In 1950, sensing the image boost provided by a victory at the 24 Heures du Mans, where three specially prepared XK 120 OTSs had performed admirably, Jaguar's management devised an action plan for a new racing car: Sir William Lyons, the company's managing director, and Frank Raymond Wilton "Lofty" England, the manager who a year earlier had founded Jaguar's Engineering Competition Department, its first official racing division, tasked engineer William "Bill" Heynes with designing the racing version of the XK 120, with the precise goal of winning the French endurance race. Heynes decided to design a race car that, leveraging much of the XK 120 OTS's mechanics, would address its weaknesses: the separate chassis body, heavy and not very aerodynamic, and the brakes that were not very durable. Thus, the XK 120-C was designed and built, where C stands for “Competition”, which was soon renamed C-type. It was put into regular production on its own assembly line, alongside the MK VII saloon and the XK 120, and sold in England for £2327. Thanks to regular production and a competitive price, between 1951 and 1953, 53 units were made, of which 10 were allocated to the official Jaguar racing team and the remaining 43 to private drivers, especially US ones. The new car's mechanical components from the XK 120 (engine, gearbox, steering, front suspension) were enhanced by an entirely new tubular frame, lighter and more durable thanks to box-section reinforcements at the most stressed points, designed by Bob Knight. The body, designed by Malcolm Sayer, was made entirely of aluminum, making it lighter and better profiled than the XK 120 OTS's body. The cockpit was spartan: every unnecessary detail was absent for weight reasons. In front of the two leather-covered bucket seats, there was a complete set of instruments: speedometer/odometer, tachometer, oil pressure and temperature gauge, fuel level and water temperature gauge. The occupants were protected only by two small fold-down aeroscreens and a low windshield. The hood and front fenders were united into a single piece, which opened up providing wide access to the mechanics. The trunk space (non-existent) was occupied by a 178-liter fuel tank, with a quick-release cap on top of the fender. The front suspension from the XK 120 utilized deformable quadrilaterals and longitudinal torsion bars; the novel rear suspension used a classic live axle scheme but with a transverse torsion bar, longitudinal reaction rods, and a single triangular reaction arm to contain lateral shaking. This last component was replaced, starting from the end of 1952, by a Panhard rod. The shock absorbers were hydraulic telescopic at both front and rear. The steering was rack and pinion. The braking system was still drum brakes on all wheels but improved thanks to better cooling, guaranteed by the adoption of 6.00/6.50x16" wire wheels, and by the adoption of an automatic slack recovery system. During production, the drum brakes were replaced by disc brakes, making the C-type the first car in the world to successfully use them in racing and on the road. The engine and 4-speed gearbox, originating from the XK 120, were modified for racing: the double overhead camshaft, XK series 6-cylinder inline engine, 3442 cc, fed by two SU H8 carburetors was refined by adopting a new cylinder head, new camshaft profiles, dual side exhausts, and a more accurate general tuning, reaching 200 hp at 5800 rpm and 298 Nm of torque at 3900 rpm instead of the original engine’s 160 hp at 5000 rpm and 262 Nm of torque at 2500 rpm. The car weighed only 1000 kg and was capable of exceeding 230 kmh. The C-type became a protagonist at the 24 Heures du Mans from its debut in 1951. "Lofty" England meticulously prepared the race, bringing three cars to the Circuit de La Sarthe: the first for Stirling Moss - Jack Fairman, the second for Leslie Johnson - Clemente Biondetti, and the third for Peter Walker - Peter Whitehead. Despite excellent trials, the C-types of Moss and Biondetti were forced to retire due to mechanical failures. However, Walker - Whitehead’s car won with a 9-lap lead over the second-place finisher, having led for 16 hours in the rain. After the great victory, Jaguar regularly put the car on sale but officially participated in few other competitions. A notable achievement was a one-two finish at the RAC Tourist Trophy raced at the Dundrod circuit with the C-types of Stirling Moss, first, and Peter Walker, second. Between the 1951 and 1952 sports seasons, Jaguar updated the car: the triangular reaction arm was replaced with a Panhard rod and the two SU H8 carburetors were replaced with three twin-barrel Weber 40 DCO3 carburetors; power increased to 220 hp at 5750 rpm. Development began, in collaboration with Dunlop, on disc brakes. The reliability of the new braking system in races was tested by Stirling Moss and test driver Norman Dewis at the 1952 Mille Miglia. Despite retiring from the race, the two gained enough experience to refine the revolutionary components. For the 1952 24 Heures du Mans, fearing competition from the new Mercedes-Benz W194, the "official" C-types were further modified with a new cooling system and a more aerodynamic body. However, the modifications were not sufficiently tested, and, due to overheating problems, the three cars in the race had to retire. The C-type returned to victory, with a standard body, at the 1952 GP of Reims with Stirling Moss; it was the first official victory for a car equipped with disc brakes. In 1953, all official C-types were equipped with Dunlop disc brakes on all four wheels and, thanks also to these components, the C-type repeated its success in the 24 Heures du Mans achieved in 1951. "Lofty" England presented the same line-ups as in 1952: Peter Walker - Stirling Moss, Peter Whitehead - Ian Stewart, and Tony Rolt - Duncan Hamilton. Hamilton and Rolt won the race, setting a new record with an average speed of over 100 mph: specifically, at 105.85 mph (170.3 km/h). The Jaguar C-type was subsequently replaced by the D-Type, which was a direct evolution, but continued to compete for years in the hands of numerous private drivers. In 2021, 50 years after its debut, Jaguar, through its Classic department, produced 8 "new" C-types, called C-type Continuations, built to the same specifications as the 1953 version.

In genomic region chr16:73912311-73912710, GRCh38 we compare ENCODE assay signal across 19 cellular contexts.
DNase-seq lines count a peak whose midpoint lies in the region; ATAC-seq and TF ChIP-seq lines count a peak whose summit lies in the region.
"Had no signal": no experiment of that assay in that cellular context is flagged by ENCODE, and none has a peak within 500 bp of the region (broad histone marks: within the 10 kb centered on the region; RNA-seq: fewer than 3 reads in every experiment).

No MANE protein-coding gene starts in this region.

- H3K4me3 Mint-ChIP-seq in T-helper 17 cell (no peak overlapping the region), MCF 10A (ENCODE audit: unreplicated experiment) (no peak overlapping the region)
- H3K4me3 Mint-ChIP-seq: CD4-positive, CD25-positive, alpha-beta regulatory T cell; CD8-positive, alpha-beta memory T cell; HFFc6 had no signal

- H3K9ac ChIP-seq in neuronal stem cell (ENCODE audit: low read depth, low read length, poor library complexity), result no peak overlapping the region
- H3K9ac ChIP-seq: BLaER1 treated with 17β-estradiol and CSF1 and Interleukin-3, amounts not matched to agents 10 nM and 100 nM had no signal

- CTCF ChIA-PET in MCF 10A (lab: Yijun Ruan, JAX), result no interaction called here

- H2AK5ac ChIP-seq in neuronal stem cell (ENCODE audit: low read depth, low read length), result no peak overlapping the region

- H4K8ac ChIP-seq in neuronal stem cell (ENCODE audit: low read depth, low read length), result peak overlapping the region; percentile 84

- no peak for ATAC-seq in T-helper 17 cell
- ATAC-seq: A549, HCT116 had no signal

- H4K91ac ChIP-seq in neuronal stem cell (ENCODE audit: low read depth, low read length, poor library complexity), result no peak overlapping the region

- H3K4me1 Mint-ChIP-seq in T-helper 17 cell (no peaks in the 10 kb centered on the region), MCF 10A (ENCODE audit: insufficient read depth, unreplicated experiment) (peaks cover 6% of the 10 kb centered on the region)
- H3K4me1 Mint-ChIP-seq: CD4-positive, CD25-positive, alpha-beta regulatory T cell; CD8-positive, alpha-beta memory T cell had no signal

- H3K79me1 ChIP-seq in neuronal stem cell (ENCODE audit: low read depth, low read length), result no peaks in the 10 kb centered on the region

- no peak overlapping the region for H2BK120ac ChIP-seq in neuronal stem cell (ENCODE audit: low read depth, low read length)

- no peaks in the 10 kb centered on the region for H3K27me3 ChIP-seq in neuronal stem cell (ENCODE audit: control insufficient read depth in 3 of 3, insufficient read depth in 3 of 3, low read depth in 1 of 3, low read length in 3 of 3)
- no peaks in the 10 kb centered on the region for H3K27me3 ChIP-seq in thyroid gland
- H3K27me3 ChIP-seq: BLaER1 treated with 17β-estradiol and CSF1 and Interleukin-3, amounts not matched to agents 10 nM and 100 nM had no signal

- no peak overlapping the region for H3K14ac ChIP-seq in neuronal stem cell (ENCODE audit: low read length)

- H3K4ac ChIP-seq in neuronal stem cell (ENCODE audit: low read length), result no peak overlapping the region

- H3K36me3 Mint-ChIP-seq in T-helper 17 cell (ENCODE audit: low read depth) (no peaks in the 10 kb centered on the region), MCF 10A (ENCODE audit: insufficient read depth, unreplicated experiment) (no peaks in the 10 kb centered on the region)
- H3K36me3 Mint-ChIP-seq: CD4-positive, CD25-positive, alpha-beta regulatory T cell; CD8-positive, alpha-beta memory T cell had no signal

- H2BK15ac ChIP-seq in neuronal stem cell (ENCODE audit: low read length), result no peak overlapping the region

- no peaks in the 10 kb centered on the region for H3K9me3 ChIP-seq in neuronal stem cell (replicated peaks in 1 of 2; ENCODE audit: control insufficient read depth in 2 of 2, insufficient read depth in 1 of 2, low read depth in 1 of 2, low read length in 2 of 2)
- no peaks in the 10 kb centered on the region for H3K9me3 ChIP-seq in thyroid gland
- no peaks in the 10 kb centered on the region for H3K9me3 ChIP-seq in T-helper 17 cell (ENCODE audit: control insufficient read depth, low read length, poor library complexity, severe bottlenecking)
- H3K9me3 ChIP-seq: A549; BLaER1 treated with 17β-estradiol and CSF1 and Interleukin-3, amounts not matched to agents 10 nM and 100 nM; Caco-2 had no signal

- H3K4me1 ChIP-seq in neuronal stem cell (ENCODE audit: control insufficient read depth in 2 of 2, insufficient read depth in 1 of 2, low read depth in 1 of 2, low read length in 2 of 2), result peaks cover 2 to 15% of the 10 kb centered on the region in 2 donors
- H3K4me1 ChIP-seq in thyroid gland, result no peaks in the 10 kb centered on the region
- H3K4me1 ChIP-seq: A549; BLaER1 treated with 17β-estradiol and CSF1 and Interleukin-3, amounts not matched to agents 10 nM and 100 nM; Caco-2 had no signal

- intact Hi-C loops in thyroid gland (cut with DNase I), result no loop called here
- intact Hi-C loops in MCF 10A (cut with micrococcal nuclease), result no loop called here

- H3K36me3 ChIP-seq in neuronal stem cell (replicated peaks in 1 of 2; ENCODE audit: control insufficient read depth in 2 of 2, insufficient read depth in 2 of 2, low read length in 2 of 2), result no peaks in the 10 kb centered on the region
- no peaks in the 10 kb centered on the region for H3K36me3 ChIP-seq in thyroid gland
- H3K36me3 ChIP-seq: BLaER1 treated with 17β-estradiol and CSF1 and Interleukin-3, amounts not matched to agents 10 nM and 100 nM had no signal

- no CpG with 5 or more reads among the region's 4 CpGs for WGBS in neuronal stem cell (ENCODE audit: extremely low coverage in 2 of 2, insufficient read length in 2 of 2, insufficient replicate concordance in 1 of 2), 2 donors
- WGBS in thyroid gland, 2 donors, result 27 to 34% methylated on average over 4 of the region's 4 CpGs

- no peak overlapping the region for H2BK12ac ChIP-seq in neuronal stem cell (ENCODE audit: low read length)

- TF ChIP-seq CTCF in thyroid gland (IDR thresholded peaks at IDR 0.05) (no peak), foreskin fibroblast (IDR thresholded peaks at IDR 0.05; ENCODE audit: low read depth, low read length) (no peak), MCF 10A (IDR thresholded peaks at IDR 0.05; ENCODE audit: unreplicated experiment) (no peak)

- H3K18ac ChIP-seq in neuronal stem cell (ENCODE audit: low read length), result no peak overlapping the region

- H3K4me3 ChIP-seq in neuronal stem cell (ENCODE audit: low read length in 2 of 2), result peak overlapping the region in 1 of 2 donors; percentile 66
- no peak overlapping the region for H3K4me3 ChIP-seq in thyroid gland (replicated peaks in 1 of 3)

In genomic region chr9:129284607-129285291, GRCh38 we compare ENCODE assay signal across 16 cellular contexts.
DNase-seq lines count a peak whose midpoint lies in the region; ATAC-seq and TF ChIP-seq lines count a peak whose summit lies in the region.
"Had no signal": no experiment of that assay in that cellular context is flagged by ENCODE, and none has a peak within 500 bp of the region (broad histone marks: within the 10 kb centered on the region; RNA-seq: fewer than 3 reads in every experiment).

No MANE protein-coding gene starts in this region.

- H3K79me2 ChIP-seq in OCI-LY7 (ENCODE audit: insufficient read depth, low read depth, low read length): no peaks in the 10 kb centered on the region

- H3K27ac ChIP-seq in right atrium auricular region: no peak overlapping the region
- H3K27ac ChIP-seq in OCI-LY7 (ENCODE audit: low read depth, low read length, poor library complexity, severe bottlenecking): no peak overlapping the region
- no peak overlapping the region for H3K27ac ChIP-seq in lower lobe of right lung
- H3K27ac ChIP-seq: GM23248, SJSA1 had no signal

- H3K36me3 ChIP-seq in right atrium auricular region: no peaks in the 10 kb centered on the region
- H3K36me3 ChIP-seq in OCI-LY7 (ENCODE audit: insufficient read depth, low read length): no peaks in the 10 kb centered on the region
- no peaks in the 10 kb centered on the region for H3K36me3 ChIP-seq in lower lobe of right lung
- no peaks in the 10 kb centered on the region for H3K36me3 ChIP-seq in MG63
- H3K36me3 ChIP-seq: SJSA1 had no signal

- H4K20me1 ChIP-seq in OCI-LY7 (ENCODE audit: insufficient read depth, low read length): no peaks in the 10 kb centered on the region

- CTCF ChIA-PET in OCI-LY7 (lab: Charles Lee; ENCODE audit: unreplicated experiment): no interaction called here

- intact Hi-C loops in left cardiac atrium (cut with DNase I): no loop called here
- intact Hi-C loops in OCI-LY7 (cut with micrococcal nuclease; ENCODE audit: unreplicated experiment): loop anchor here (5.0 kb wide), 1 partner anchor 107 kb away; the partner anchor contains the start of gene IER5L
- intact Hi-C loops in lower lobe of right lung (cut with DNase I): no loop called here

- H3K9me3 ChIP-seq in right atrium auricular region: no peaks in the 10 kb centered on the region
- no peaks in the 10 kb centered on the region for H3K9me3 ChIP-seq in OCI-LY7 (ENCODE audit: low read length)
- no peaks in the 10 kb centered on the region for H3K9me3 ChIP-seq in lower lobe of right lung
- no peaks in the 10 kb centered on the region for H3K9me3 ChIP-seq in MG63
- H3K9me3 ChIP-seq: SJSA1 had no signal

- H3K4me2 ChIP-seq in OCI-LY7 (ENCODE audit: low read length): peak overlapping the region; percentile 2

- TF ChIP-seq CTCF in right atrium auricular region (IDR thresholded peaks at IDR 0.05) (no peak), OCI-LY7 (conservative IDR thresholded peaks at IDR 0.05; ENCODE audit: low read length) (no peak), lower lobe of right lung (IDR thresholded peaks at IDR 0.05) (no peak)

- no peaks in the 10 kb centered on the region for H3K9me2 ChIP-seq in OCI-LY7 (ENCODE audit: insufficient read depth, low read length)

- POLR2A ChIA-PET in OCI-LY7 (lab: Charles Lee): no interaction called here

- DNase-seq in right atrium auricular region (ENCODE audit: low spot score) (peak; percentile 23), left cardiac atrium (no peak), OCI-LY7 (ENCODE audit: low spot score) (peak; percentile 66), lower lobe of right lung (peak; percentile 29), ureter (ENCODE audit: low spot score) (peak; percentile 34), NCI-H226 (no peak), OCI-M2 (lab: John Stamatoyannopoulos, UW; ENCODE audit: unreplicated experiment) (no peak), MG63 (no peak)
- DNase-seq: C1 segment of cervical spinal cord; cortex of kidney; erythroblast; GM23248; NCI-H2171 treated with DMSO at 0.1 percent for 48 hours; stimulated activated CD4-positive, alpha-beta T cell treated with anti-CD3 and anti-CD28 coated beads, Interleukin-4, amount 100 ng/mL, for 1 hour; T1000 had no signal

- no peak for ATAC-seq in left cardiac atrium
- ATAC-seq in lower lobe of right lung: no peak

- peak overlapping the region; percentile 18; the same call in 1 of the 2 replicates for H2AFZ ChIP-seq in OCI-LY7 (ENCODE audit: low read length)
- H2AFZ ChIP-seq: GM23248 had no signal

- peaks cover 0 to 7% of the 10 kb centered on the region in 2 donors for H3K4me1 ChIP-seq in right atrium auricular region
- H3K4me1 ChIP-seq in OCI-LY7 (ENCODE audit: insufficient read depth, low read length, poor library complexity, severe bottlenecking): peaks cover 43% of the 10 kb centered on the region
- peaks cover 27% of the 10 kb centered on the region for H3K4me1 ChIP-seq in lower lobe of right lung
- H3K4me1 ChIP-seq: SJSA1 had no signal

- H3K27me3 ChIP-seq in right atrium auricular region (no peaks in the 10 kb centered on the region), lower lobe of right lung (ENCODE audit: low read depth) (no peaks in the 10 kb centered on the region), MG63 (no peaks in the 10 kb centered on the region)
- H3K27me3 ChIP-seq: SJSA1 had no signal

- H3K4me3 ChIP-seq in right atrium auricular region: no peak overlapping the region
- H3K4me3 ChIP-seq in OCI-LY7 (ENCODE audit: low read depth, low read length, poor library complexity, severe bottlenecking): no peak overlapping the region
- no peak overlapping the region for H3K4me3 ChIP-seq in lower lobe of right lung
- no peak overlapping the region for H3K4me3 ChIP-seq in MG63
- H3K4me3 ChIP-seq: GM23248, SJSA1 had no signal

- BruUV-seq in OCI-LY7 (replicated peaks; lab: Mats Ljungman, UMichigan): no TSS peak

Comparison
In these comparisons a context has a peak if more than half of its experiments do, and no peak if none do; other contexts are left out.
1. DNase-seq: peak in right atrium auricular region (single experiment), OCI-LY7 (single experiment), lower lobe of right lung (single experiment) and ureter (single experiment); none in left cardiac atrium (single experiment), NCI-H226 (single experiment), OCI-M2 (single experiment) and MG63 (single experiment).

The 1952 Jaguar C-type with chassis no. XKC 008 (8th chassis of 52 built) was factory prepared for its first owner Leslie Johnson, a former official Jaguar team driver from 1949 to 1952. He was the first to win a race with an XK 120 and purchased XKC 008 as a private owner, then maintained it at his works (the notable ERA, Dunstable). Johnson began racing with the car immediately and entered the Monaco Grand Prix the same year. But the significant event happened the following year: in 1953, the Mille Miglia became a qualifying event for the World Championship, attracting foreign entrants such as Leslie Johnson. John Lea, a former mechanic from Jaguar's Experimental Department who had recently left Jaguar but was leading the Gretton Garage, was in high demand to prepare cars for private owners. One of his first tasks was to equip Johnson’s XKC 008 with a Laycock overdrive unit for that race, never tried by Jaguar on its works cars. The car participated in the Mille Miglia with Johnson and McKenzie driving and also featured in the movie “Mille Miglia 1953, un film Shell” but was forced to retire. Between 1953 and 1954, the car became the property of another driver, John Hogg, who used it extensively in the years to come, especially in British (and French) events, achieving excellent class placements until 1956, when it was owned by the late John Blunsden, publisher of Motor Racing Pubblications. That same year, the car was advertised for sale in Autosport painted green, and was acquired by another racing driver, John Bekaert, who achieved first-place finishes in British championships until 1958. The car was advertised again for sale, now painted red, with Appendix C full road equipment, a new engine. By 1960, it is known that the car was (probably) owned and restored by Jackie Epstein who advertised the car in Autosport, 13 September 1963 as “overdrive, full width screen, recent paint job”. It was then owned by Charles Stoker, David Merifield, Patricia Hall and, maybe, Miss P. Richardson and Mr Littler. Sold in 1969 to Ian Barclay Wilson, the car spent much time in the care of Aubrey Finburgh of Classic Autos. XKC 008 reappeared in the late 80s at events for historic cars. But its true “resurrection” began in the early 2000s: the car boasts numerous appearances at major events for historic cars: at Silverstone, Goodwood, Le Mans, Brands Hatch, Monaco, and, naturally, Mille Miglia. In 2019, the car received a FIVA passport. Its career, as a new race car first, and a historic one later, is still to be thoroughly explored, given the number of events it has participated in. XKC 008 is featured in important specialized books such as Sandro Binelli’s Mille Miglia’s Chassis, Volume III.